That is one tough (and fair) question. But like many things in this world, it depends. Pricing out a valuation is like buying a car. Do you need the Cadillac, the heavy-duty pick-up truck, the economical hatchback, or would a bicycle do? It is impossible to know what the car will cost until you know what is needed and why you need it.
In my previous post, I highlighted some of the key questions you should ask a valuator before you engage them, but that’s only half the equation. Below are some of the questions that you should expect your valuator to ask of you, and sure signs that they know what to look for when beginning the valuation process.
You’re a business owner or operator and, for one of many potential reasons (tax, litigation, a potential sale, etc.) you’ve decided you need a business valuation). Identifying the need is one thing, but identifying the right fit is another. Before you engage a valuator, there are a few key questions that you should ask to make sure they are the right person for the job.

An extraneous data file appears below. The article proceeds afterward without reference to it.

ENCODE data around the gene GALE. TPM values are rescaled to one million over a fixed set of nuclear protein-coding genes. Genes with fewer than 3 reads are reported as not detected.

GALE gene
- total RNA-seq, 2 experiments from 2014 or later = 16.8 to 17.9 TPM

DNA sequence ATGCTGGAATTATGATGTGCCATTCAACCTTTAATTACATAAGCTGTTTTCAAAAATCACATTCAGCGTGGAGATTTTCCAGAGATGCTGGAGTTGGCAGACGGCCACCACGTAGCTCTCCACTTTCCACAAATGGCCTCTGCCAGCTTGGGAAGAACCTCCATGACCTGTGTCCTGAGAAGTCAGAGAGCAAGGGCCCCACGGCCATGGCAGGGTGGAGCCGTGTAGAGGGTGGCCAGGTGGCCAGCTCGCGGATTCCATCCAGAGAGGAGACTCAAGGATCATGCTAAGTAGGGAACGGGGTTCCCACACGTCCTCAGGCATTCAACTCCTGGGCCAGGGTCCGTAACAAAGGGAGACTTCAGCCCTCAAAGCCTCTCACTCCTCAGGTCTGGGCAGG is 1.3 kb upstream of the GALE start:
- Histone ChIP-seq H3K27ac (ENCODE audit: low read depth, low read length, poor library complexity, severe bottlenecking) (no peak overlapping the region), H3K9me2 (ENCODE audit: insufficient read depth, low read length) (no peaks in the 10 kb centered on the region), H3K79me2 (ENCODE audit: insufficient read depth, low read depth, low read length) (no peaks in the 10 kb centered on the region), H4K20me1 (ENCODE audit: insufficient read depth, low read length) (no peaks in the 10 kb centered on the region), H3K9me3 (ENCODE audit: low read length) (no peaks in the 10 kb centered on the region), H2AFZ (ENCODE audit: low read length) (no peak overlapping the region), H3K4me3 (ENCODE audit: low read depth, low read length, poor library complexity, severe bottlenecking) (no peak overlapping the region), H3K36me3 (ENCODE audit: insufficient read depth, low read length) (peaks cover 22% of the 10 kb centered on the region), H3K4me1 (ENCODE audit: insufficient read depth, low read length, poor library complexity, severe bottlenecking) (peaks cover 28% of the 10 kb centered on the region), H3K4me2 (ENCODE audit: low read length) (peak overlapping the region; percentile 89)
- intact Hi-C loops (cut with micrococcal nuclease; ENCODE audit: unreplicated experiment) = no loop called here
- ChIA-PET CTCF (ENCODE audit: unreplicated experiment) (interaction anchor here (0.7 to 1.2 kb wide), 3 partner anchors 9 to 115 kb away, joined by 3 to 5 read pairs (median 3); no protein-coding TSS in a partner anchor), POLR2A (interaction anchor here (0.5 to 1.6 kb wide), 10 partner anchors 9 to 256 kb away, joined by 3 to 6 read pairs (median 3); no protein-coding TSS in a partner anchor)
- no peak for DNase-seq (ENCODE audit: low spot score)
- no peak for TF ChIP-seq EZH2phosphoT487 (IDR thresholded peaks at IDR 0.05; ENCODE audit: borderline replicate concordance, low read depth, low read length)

Academic researchers and market analysts like public market data because it comes from the unbiased open market where value is continually assessed on an arm’s length basis by a large number of potential investors, and because it is readily measurable for most liquid, minority interests.
It’s true Alberta is facing tough times, but with the exception of the 2008-09 downturn, the province had an extraordinary run of positive financial returns for
Thirty years of business valuation and financial litigation expertise, with likely over one thousand assignments, translates to gray hair and some fuzzy eyesight.